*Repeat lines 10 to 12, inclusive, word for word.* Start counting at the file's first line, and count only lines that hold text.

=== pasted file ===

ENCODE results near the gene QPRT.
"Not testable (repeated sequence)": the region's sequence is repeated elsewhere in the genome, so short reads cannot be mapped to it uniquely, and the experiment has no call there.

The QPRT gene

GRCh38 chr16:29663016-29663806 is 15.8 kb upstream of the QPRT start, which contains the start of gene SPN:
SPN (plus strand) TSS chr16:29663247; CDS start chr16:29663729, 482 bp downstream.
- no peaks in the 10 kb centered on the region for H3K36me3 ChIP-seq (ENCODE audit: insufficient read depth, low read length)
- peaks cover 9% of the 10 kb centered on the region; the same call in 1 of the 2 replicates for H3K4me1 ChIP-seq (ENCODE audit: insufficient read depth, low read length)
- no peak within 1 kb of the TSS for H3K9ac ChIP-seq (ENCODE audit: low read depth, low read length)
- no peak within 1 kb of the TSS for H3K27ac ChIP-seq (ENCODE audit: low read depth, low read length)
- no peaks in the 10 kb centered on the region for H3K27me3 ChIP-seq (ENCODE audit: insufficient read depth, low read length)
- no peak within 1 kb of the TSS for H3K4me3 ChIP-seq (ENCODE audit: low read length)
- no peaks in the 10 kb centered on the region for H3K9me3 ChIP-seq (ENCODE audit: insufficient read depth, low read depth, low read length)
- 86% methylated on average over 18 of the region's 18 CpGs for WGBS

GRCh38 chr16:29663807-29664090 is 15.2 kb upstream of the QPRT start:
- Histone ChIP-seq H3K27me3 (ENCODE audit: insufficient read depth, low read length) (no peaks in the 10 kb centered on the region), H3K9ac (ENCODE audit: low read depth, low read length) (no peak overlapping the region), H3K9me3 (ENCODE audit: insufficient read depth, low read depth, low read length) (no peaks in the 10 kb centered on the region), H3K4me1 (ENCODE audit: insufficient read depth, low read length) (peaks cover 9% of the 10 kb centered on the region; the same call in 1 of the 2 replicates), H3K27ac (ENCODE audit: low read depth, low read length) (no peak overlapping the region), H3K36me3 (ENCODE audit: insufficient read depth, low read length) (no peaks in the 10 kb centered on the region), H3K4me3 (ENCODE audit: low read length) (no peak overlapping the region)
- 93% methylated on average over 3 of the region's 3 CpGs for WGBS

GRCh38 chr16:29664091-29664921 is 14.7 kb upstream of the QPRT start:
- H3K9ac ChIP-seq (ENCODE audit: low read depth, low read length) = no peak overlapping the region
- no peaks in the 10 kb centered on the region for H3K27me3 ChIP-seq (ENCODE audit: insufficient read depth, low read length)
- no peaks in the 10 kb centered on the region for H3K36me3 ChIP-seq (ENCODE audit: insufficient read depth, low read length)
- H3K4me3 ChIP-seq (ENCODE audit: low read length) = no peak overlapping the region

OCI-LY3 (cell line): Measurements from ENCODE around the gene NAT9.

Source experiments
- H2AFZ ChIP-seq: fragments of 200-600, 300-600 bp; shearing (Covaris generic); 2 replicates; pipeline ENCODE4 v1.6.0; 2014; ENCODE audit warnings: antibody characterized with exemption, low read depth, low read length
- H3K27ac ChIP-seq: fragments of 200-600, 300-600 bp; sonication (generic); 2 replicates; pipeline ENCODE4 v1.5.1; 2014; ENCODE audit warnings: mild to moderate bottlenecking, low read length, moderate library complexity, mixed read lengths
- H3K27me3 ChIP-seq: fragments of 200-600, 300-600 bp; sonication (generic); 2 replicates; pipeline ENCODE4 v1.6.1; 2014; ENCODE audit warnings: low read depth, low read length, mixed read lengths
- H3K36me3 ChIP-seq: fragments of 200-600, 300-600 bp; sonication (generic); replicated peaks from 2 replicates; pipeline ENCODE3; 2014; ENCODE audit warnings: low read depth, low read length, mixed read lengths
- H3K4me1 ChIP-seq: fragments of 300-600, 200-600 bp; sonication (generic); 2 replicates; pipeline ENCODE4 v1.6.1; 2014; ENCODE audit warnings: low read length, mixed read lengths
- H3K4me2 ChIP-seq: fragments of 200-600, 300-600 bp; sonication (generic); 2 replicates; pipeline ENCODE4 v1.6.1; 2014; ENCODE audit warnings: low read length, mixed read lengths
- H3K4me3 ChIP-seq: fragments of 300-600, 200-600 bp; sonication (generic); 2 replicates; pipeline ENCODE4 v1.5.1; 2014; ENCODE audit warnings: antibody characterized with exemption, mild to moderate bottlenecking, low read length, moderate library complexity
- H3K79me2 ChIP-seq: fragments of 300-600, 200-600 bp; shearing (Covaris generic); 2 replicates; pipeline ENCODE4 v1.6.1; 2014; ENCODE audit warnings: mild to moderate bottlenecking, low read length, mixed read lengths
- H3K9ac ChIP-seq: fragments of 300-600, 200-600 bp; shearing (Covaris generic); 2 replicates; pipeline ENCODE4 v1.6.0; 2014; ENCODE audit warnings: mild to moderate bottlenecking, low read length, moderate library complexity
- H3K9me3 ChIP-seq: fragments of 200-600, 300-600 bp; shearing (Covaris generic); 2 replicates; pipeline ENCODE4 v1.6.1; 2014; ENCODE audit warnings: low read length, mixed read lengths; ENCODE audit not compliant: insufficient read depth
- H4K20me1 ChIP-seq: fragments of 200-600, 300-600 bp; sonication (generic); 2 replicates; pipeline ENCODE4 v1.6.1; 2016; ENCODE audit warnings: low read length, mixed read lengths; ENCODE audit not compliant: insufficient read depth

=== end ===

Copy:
- no peaks in the 10 kb centered on the region for H3K27me3 ChIP-seq (ENCODE audit: insufficient read depth, low read length)
- no peak within 1 kb of the TSS for H3K4me3 ChIP-seq (ENCODE audit: low read length)
- no peaks in the 10 kb centered on the region for H3K9me3 ChIP-seq (ENCODE audit: insufficient read depth, low read depth, low read length)